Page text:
The background music cut, and the lit venue dissolved to black. Genesis Owusu sauntered to center stage and stared into the abyss of the crowd as the opening words to “Leaving the Light” ascended. Bright, white lights flashed and stuck to the back of the stage as Owusu-Ansah turned away from the crowd to focus on the nebulous totem. The chords of the bassline jerked him into motion, and Owusu-Ansah ripped away the totem’s cover and bounced to the beat of the song while the room became loaded with the chaotically flashing light emitting from the totem pole. Despite lacking backing instruments, vocals, or dancers, Owusu-Ansah filled the light-saturated stage.
The setlist fluctuated between high-energy songs like “Balthazar” and “Stay Blessed, ” and the much more melodic and RnB and funk-influenced “See Ya There” and “That’s Life (A Swamp).” Regardless of tempo, Owusu-Ansah always compelled the audience’s attention, even during the transitions, which occurred every few songs. At times, the venue would snap to black, and Owusu-Ansah, cloaked in a black leather trench coat, would open an ominous scripture that illuminated his face. Maybe it was my position (I was nearly touching the stage), but the acoustics made it impossible to understand what the hoarse, echoing voice read from the speakers. Still, it was a unique change of pace that kept the audience on their toes.
Owusu-Ansah had no trouble activating the crowd with the Prince-influenced “Tied Up!”, as well as treating us to a remix of Smiling with No Teeth hit “Waitin’ on Ya,” which sped the original song into an animated IDM beat with a Toro y Moi-esque denouement that tied the track back to Struggler, prompting Owusu to once again sing about “the roach.”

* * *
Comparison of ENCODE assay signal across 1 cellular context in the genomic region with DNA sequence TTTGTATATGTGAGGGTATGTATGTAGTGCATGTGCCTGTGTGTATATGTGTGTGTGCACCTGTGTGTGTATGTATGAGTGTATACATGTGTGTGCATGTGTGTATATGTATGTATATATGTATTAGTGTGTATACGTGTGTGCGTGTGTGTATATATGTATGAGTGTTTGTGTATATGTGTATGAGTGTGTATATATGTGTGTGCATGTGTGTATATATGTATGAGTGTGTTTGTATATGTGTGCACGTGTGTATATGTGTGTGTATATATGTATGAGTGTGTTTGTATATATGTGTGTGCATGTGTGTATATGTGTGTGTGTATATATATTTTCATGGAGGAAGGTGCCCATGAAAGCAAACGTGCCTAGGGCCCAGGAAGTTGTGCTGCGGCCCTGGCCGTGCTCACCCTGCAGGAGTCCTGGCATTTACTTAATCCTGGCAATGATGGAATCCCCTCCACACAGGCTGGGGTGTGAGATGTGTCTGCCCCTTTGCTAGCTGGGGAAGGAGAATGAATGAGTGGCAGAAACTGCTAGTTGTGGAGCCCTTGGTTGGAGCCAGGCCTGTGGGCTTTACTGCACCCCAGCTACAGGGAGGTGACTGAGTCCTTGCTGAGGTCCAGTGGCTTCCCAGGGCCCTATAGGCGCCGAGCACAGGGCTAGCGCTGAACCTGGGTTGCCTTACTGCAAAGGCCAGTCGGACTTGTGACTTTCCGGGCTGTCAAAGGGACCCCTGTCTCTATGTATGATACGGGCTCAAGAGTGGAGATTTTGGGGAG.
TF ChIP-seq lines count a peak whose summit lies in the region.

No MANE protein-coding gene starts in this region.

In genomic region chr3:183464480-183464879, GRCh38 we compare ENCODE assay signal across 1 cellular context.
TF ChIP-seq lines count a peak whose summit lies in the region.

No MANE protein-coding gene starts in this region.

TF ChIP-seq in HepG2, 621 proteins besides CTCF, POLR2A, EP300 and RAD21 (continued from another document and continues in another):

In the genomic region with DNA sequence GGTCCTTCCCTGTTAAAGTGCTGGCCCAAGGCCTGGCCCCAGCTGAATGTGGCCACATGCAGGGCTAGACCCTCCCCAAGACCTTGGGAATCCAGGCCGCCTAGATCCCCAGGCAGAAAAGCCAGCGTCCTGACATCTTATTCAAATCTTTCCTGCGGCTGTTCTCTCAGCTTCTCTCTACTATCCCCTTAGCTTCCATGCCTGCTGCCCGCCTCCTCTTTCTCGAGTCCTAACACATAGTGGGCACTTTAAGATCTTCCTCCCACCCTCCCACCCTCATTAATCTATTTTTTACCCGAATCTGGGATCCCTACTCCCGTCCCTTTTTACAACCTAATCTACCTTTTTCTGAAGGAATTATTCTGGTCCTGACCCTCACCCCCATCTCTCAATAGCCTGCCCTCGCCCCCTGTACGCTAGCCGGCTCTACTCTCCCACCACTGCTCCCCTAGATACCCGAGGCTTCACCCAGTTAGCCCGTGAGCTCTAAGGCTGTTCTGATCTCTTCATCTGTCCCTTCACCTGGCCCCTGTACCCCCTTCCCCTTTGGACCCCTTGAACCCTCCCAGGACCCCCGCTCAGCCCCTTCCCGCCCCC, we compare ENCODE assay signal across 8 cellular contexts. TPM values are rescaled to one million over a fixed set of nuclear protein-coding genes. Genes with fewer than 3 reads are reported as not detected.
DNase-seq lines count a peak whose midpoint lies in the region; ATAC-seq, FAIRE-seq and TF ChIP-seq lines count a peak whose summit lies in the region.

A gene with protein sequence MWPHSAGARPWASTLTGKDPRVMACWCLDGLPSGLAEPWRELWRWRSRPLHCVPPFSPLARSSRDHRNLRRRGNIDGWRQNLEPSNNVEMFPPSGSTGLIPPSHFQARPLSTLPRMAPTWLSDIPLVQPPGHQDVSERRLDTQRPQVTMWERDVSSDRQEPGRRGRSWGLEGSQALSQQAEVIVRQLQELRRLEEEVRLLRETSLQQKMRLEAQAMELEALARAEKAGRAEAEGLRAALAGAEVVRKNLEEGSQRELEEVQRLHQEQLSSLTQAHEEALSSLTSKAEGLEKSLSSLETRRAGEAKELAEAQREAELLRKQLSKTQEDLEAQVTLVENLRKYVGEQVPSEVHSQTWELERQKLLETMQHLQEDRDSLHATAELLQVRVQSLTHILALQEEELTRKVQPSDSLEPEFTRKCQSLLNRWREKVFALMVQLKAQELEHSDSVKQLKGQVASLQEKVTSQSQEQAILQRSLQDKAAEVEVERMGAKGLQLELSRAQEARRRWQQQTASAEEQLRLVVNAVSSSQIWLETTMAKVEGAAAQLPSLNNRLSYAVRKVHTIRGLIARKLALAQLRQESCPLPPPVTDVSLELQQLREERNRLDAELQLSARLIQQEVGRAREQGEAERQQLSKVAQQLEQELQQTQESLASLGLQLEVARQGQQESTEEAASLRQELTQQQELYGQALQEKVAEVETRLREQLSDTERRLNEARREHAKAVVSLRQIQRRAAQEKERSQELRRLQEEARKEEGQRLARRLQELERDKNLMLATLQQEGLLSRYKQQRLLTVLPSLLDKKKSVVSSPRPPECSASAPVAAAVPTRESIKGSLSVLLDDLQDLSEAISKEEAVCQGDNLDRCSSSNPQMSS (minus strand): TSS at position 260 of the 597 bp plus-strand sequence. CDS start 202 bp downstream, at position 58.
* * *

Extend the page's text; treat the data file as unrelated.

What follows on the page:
Man being likened to a roach is a consistent theme across Struggler. Roaches are overlooked and despised, just as many feel alienated in their everyday lives, yet cockroaches are incredibly resilient, as we are too. Owusu made sure to get this point across mid-show when he seemingly broke character to reflect on the inspiration of Struggler and his appreciation for his fans.
The differentiator between Genesis Owusu and his contemporaries is his on-stage charisma. I’ve seen dozens of phenomenal performers, but few were able to move the crowd as Owusu-Ansah was able to. Whether it be a simple clap to the beat or singing along to “Don’t Need You,” he had the ability to control everyone. He closed the performance with an intimate version of “A Song About Fishing,” where the entire crowd sat down and shined their flashlights on him as he sang the ballad in the middle of the pit.
The Nashville crowd clearly wanted–needed more of Genesis Owusu, so it wasn’t any surprise when he came on for an encore. As if he injected the audience with a pump of caffeine, the energy was higher than it had been all show after everyone was encouraged to chant “Fear the roach, love the roach.” While the crowd rallied, he kicked it back into full gear with “The Roach.” And as the finale closed, everyone was left infested with the Genesis Owusu bug.